"It's a radical concept, one that a lot of scientists aren't very happy with," said Francis S. Collins, director of the National Human Genome Research Institute. "But the scientific community is going to have to rethink what genes are, what they do and don't do, and how the genome's functional elements have evolved." "I think we're all pretty awed by what we're seeing," Collins said. "It amounts to a scientific revolution."
The complexity discovered has been difficult to describe. One researcher is quoted as saying: "The picture that's emerging [of how living cells actually operate and evolve] is so immensely more complicated than anyone imagined, it's almost depressing". Casual observers might say they find chaos in the emerging picture of the genome, but systems biology is tracking down extraordinary sophistication at the molecular biology level, indicating that theories (like Darwinism) that are undirected and stochastic have little to offer 21st Century biology.
Genome 2.0 - Mountains of new data are challenging old views
Science News, September 8, 2007; 172(10), p. 154
First para: When scientists unveiled a draft of the human genome in early 2001, many cautioned that sequencing the genome was only the beginning. The long list of the four chemical components that make up all the strands of human DNA would not be a finished book of life, but a road map of an undiscovered country that would take decades to explore. Only 6 years later, the landscape of the genome is already proving to be dramatically different than most scientists had expected.
Origin of phenotypes: Genes and transcripts
Thomas R. Gingeras
Genome Research, 2007 17: 682-690. [Open Access]
Abstract: While the concept of a gene has been helpful in defining the relationship of a portion of a genome to a phenotype, this traditional term may not be as useful as it once was. Currently, "gene" has come to refer principally to a genomic region producing a polyadenylated mRNA that encodes a protein. However, the recent emergence of a large collection of unannotated transcripts with apparently little protein coding capacity, collectively called transcripts of unknown function (TUFs), has begun to blur the physical boundaries and genomic organization of genic regions with noncoding transcripts often overlapping protein-coding genes on the same (sense) and opposite strand (antisense). Moreover, they are often located in intergenic regions, making the genic portions of the human genome an interleaved network of both annotated polyadenylated and nonpolyadenylated transcripts, including splice variants with novel 5' ends extending hundreds of kilobases. This complex transcriptional organization and other recently observed features of genomes argue for the reconsideration of the term "gene" and suggests that transcripts may be used to define the operational unit of a genome.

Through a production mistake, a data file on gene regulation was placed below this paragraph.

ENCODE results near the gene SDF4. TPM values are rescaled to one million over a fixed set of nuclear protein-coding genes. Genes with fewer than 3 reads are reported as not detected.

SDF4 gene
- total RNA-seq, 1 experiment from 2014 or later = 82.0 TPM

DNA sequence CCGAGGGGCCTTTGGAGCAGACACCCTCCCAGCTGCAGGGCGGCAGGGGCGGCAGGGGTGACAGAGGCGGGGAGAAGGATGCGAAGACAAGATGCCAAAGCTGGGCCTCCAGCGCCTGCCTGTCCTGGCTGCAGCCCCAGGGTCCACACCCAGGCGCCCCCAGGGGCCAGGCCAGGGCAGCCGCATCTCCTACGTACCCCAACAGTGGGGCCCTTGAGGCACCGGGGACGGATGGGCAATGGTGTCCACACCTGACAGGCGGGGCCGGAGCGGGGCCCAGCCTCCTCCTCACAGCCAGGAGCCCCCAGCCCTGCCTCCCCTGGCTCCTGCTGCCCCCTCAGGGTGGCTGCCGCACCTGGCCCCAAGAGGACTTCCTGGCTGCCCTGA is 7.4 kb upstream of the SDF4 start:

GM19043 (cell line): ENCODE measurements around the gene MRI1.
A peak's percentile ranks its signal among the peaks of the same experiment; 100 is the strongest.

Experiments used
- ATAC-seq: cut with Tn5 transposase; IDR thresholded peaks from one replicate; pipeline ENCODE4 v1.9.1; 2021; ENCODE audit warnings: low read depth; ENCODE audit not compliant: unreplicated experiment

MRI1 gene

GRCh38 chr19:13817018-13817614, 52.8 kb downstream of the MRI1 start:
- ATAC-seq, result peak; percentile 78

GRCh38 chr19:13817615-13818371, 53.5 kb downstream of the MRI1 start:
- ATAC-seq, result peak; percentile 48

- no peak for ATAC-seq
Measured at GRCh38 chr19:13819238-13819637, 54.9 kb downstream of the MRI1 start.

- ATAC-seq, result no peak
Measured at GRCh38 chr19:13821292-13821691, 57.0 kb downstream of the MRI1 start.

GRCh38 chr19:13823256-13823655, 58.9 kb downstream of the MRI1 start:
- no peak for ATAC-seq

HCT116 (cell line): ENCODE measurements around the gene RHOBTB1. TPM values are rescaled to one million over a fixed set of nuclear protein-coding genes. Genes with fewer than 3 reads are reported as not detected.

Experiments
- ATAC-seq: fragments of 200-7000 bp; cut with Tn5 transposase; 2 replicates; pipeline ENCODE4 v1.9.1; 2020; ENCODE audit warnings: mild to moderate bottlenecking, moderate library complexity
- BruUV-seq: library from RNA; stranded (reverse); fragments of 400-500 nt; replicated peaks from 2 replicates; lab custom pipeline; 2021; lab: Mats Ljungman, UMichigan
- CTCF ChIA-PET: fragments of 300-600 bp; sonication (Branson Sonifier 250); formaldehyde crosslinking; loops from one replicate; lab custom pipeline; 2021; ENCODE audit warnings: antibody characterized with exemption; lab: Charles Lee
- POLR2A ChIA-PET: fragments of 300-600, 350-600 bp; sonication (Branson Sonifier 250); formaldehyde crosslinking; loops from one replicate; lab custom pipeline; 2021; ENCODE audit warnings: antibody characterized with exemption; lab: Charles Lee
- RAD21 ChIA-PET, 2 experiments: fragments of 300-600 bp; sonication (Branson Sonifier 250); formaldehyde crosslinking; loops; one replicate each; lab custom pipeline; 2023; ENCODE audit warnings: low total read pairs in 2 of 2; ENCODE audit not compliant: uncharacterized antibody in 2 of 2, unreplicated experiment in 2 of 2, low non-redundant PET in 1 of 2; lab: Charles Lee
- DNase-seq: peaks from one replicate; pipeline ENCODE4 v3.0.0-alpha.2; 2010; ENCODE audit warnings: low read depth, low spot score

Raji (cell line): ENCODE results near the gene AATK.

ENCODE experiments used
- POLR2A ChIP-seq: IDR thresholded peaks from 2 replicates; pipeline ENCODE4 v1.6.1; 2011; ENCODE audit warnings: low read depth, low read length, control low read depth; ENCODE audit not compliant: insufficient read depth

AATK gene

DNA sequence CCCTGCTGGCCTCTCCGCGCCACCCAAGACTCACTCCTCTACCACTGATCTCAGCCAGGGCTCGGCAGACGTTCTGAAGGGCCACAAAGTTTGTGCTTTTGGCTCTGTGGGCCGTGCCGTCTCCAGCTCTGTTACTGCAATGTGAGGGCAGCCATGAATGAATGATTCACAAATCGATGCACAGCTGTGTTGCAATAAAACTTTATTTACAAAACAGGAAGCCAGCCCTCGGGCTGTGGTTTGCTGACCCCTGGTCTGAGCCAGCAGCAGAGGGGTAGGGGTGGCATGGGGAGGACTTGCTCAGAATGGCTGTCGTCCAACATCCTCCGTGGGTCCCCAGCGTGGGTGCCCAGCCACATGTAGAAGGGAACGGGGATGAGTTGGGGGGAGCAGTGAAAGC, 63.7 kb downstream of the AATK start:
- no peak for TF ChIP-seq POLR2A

Nickerson, C. DNA unraveled, Boston Globe, September 24, 2007
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Evolution has become a favorite topic of the news media recently, but for some reason, they never seem to get the story straight. The staff at Discovery Institute's Center for Science and Culture started this Blog to set the record straight and make sure you knew "the rest of the story".
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We are a group of individuals, coming from diverse backgrounds and not speaking for any organization, who have found common ground around teleological concepts, including intelligent design. We think these concepts have real potential to generate insights about our reality that are being drowned out by political advocacy from both sides. We hope this blog will provide a small voice that helps rectify this situation.